Dingell made another tactical error. During the epic battle between Pelosi and Steny Hoyer for Democratic whip, Dingell supported Hoyer. Pelosi didn’t forget Dingell’s disloyalty and sent a $10,000 check from her massive war chest to his primary opponent.

LOPEZ: How did you come to write a book about Pelosi? It’s a hard thing to do, isn’t it, when the subject and her intimates aren’t going to talk to you?

SCHWEIZER: After observing Pelosi, especially during the past four years, I found it surprising that so little had been devoted to covering her ascent. Here we had a woman who had broken the marble ceiling, and, beyond a few biographies, there wasn’t a work that explored how she had done it. And there was scant information that in any manner took a more critical approach.

LOPEZ: Why is this book important now?

SCHWEIZER: We are in the midst of a battle over the ideas that are going to govern our lives: whether it will be Pelosi’s vision of utopia — government solutions intended to control people’s lives — or the vision the Founding Fathers had, people living freely and determining their destiny in a nation of unlimited opportunity.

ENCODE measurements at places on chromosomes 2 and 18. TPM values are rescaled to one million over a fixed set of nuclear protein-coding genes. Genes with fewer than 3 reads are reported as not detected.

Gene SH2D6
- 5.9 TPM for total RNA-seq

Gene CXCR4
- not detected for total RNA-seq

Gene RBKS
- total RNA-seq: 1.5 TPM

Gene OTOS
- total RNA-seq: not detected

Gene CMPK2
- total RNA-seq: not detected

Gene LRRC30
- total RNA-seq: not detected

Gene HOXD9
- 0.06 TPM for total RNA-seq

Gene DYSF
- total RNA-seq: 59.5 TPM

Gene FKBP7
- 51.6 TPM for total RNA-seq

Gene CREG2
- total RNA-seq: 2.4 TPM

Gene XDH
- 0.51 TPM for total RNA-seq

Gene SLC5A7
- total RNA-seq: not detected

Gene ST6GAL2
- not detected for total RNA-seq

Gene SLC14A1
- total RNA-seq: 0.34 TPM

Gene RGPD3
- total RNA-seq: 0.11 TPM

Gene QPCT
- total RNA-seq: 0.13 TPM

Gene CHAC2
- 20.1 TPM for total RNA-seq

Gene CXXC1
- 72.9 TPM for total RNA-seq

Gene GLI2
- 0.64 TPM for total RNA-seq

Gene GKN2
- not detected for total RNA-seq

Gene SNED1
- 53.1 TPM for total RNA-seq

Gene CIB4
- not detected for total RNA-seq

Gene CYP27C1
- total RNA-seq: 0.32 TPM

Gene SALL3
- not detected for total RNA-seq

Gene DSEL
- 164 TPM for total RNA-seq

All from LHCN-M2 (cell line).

LOPEZ: What can conservatives learn from your book?

SCHWEIZER: Conservatives should first of all be encouraged by it. There is definitely machine fatigue. When conservative ideas are heard accurately, they sell well; when Democratic goals and ideas (especially Pelosi’s brand) become clear, public opinion turns against them. So, instead of campaigning on the issues, they are once again, as in 2006, trying to “dig up dirt” on the Republican candidates. The modus operandi for the Democrats: If you can’t win the argument, change the subject.

Conservatives can also learn that, for the Left to impose their agenda, they need operational people like Pelosi who have access to vast resources. Their success is not based on their agenda alone.

LOPEZ: Is there a non-right-wing audience for it?

SCHWEIZER: Hopefully there is a broader audience for She’s the Boss. It offers insight into Pelosi’s formative years, her grooming and her calculated ascent. I would guess there are many Democrats right now who are not too happy with Nancy Pelosi.

Kathryn Jean Lopez is an editor-at-large of National Review Online.